ABC NewsBy MOLLY NAGLE and JOHN VERHOVEK, ABC News
(NEW YORK) — Former second lady Dr. Jill Biden said her husband, former Vice President Joe Biden, is up to the task of the presidency, defending him against attacks questioning the 77-year-old’s mental capability.
“I see Joe every single day and he’s writing speeches, he’s being briefed, he’s making phone calls, he’s on the zoom constantly, he’s doing fundraisers. I mean, we go from nine in the morning till, gosh, 10, 11 at night,” Dr. Biden said in an interview with ABC News’ Good Morning America Wednesday.
“I don’t see any of that. I mean, Joe is totally engaged and you know Joe, I mean he just, he loves it,” she continued. “He’s the, I guess, consummate politician.”
Biden spoke following her address to the nation at the Democratic National Convention Tuesday night, and recalled the emotion of her husband officially becoming the Democratic nominee, more than 30 years after he launched his first presidential campaign.
“I was feeling really elated. I was so happy for Joe, I’m so happy that the nation got to see really who my husband is because I’ve known all along how strong he is and what a great leader he is and what a great leader he will be for this nation, so I’m just so proud of Joe and I’m glad that America got to see,” she said.
The former vice president has been attending the quadrennial gatherings for the Democratic party for nearly 50 years, however the culminating event for Biden is taking place in an unconventional form: an almost entirely virtual format due to the coronavirus pandemic.
While he officially won the nomination without the usual pomp and circumstance, Biden’s grandkids did deliver a surprise celebration with confetti and balloons.
“I think they were in this conspiracy — they were all doing it together. It was a lot of fun,” Biden said.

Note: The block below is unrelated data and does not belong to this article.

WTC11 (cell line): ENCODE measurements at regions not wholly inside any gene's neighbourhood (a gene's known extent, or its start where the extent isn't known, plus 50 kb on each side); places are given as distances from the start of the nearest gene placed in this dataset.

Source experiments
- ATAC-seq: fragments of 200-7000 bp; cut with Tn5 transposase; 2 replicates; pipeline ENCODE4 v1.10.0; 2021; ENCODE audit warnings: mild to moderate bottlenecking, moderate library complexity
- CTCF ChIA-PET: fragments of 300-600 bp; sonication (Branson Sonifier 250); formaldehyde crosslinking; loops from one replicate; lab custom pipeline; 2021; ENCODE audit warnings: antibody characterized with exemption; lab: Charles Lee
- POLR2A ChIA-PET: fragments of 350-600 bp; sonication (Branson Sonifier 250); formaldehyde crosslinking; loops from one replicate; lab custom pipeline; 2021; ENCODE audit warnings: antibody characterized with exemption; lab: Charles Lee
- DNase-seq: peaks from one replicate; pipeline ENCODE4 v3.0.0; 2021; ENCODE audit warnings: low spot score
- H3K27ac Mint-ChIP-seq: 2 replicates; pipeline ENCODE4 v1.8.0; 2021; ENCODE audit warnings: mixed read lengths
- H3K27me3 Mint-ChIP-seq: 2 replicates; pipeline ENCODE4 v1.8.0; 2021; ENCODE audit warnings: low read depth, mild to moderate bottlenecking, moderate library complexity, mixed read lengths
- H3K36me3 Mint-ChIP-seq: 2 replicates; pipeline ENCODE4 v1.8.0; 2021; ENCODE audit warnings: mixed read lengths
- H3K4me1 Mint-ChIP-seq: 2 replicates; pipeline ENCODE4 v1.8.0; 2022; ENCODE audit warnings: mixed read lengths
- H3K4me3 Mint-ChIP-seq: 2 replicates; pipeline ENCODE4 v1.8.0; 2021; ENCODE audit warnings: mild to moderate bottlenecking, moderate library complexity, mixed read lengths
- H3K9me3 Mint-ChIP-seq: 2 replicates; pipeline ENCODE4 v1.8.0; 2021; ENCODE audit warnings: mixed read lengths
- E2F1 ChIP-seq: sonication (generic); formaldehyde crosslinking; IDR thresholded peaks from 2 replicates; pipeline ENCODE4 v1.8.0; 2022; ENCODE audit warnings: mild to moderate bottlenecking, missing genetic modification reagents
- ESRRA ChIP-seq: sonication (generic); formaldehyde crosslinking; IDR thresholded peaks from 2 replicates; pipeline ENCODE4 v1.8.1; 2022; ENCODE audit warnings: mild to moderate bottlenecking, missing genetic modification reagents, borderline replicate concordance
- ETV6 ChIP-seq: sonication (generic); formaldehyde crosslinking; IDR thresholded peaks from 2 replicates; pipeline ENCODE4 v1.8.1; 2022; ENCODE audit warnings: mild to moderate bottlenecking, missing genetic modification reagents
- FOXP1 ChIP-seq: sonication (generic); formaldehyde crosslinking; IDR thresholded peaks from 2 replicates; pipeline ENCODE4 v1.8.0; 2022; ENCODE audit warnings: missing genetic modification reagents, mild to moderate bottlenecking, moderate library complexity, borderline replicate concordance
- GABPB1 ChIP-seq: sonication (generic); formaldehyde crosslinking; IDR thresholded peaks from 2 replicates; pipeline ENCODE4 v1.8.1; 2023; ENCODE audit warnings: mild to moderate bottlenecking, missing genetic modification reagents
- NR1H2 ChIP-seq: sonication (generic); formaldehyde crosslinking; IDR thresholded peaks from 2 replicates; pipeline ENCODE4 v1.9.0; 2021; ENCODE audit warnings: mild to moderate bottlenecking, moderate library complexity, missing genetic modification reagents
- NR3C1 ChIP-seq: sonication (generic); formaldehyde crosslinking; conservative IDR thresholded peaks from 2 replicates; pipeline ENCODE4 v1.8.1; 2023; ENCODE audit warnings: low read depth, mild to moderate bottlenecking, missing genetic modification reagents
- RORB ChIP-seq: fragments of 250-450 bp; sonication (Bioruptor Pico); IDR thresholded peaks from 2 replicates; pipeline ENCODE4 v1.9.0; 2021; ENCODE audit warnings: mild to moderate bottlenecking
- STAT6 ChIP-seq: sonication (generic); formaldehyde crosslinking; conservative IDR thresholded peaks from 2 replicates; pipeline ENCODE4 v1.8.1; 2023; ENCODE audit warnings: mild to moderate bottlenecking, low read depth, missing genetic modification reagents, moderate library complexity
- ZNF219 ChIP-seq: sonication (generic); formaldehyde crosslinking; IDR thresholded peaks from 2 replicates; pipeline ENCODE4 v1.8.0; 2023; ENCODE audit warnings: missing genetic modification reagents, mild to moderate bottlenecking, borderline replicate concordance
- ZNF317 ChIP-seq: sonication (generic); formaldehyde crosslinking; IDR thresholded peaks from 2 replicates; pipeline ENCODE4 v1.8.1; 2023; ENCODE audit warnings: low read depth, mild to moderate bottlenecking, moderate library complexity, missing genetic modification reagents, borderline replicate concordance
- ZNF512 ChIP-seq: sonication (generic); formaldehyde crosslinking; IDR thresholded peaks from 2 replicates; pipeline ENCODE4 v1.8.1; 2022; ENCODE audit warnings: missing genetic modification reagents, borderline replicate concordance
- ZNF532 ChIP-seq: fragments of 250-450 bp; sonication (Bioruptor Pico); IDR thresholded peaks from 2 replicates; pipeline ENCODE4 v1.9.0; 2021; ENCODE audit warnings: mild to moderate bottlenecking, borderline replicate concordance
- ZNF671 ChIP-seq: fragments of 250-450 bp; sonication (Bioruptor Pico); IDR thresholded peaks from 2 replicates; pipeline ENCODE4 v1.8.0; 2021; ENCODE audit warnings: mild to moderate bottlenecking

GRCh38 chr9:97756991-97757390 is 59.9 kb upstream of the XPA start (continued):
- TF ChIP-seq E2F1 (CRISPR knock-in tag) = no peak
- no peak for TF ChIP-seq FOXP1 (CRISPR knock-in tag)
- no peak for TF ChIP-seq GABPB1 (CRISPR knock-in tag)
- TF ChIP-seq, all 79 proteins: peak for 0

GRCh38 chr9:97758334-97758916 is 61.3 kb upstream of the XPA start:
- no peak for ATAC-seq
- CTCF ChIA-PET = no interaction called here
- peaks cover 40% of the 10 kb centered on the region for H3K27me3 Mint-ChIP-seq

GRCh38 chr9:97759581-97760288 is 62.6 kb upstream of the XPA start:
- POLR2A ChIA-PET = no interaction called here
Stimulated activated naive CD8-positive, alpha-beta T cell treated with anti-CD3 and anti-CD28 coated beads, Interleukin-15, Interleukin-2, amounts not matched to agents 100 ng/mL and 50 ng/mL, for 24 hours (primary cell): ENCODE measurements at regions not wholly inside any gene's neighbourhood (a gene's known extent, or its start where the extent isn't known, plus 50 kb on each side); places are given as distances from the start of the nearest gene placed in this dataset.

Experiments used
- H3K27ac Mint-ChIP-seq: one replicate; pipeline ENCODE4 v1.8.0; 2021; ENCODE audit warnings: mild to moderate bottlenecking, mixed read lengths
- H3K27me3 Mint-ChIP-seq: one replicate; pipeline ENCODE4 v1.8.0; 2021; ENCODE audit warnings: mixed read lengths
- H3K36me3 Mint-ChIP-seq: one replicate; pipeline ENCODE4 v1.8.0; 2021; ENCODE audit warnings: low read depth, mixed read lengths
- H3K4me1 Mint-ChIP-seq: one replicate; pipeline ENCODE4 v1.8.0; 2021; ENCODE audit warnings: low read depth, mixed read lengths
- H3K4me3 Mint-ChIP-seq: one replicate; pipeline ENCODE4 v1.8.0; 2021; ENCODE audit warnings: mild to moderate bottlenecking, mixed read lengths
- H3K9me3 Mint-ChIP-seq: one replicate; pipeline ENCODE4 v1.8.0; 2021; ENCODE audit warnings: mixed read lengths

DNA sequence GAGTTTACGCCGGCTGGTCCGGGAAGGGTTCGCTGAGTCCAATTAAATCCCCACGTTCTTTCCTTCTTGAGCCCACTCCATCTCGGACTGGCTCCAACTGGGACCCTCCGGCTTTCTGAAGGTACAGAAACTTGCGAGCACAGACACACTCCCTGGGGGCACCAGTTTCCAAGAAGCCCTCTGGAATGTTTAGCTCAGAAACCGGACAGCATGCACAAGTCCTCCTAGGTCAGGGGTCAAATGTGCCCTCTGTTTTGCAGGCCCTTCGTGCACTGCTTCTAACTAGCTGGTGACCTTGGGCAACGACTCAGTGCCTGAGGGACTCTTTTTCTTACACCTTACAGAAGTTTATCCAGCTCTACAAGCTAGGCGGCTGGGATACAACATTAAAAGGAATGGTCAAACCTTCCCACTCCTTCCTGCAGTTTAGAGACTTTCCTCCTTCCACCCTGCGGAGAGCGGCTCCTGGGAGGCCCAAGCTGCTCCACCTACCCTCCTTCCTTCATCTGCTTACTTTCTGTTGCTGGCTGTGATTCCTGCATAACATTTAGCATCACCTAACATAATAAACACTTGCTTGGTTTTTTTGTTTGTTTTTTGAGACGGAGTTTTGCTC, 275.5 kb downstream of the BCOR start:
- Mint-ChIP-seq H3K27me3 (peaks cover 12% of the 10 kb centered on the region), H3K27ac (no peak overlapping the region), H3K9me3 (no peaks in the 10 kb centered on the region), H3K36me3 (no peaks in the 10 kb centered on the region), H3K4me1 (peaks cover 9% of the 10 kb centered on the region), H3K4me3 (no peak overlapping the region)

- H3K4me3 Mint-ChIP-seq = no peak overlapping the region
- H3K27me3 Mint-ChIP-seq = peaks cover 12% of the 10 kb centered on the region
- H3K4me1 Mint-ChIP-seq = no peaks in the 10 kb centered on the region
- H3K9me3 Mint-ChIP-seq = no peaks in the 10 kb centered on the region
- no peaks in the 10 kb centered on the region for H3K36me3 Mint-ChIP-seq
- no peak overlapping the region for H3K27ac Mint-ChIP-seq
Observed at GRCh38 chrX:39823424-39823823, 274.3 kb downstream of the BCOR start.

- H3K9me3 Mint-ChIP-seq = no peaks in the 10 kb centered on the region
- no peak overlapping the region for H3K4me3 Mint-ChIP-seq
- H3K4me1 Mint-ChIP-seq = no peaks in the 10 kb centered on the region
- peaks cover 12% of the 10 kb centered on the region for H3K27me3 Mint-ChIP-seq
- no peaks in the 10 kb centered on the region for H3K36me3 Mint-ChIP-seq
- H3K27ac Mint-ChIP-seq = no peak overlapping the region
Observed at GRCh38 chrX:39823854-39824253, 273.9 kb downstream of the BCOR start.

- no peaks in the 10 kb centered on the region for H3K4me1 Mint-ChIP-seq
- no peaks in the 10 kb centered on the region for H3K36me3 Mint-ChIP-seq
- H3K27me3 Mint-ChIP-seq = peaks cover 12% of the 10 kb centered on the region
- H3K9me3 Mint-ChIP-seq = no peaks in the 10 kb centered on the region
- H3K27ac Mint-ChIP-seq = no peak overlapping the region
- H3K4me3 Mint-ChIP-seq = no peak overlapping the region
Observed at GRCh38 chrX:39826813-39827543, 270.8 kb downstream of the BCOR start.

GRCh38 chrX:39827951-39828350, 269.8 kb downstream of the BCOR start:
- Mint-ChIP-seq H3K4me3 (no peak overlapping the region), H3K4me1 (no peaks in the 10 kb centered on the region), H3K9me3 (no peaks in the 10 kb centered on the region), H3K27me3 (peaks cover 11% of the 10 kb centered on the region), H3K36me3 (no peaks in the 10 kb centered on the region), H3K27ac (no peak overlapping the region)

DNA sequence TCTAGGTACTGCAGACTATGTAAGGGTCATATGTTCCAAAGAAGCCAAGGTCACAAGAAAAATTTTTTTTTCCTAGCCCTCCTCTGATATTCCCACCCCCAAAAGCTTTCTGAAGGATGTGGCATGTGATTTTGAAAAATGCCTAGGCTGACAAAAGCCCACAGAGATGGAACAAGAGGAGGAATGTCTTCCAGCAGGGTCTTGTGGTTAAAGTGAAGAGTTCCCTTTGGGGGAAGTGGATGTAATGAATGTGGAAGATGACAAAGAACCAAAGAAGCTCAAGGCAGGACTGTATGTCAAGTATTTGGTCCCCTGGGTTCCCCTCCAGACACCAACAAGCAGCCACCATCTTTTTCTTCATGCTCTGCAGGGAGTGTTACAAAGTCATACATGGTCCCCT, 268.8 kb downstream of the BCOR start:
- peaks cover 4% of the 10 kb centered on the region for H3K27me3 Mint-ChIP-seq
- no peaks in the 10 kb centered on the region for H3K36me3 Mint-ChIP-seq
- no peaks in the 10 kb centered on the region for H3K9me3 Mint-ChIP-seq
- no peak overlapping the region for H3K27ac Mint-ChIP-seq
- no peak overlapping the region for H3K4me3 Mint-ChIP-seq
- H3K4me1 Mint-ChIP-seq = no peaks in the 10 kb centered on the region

Biden, an educator herself, also urged the nation to listen to the experts on the question of when to return to the classroom, describing conversations she is having with concerned citizens all over the country.
“That’s what I’m hearing from people all over this nation, whether it’s educators or parents, they’re texting me, they’re calling me, ‘What should we do, what should we do? There’s a lot of anxiety. And so I think we have to listen to the experts, and when the experts say it’s safe to go back, we’ll go back,” Biden said.
During her remarks at Brandywine High school in Wilmington, Delaware, Tuesday night — a school she taught English at in the early 1990s — Biden laid out a personal case for her husband to voters as the final speaker of the two-hour event.
“The burdens we carry are heavy, and we need someone with strong shoulders. I know that if we entrust this nation to Joe, he will do for your family what he did for ours: bring us together and make us whole. Carry us forward in our time of need. Keep the promise of America, for all of us,” Biden pledged of her husband’s presidency.
Asked what she most looks forward to if she gets the chance to serve as the nation’s first lady, Biden said she hopes to focus on many of the same initiatives she championed when her husband served as Barack Obama’s vice president for eight years.
“I am most excited about having a platform and raising up military families. Certainly raising up the profile of teachers. I’ve been a teacher for 36 years — and pushing free community college. So there are so many things — and the cancer initiative that Joe and I started in the White House and then continued afterwards. So I’m ready to go and I’m really hoping that we win on Nov. 3,” Biden said.
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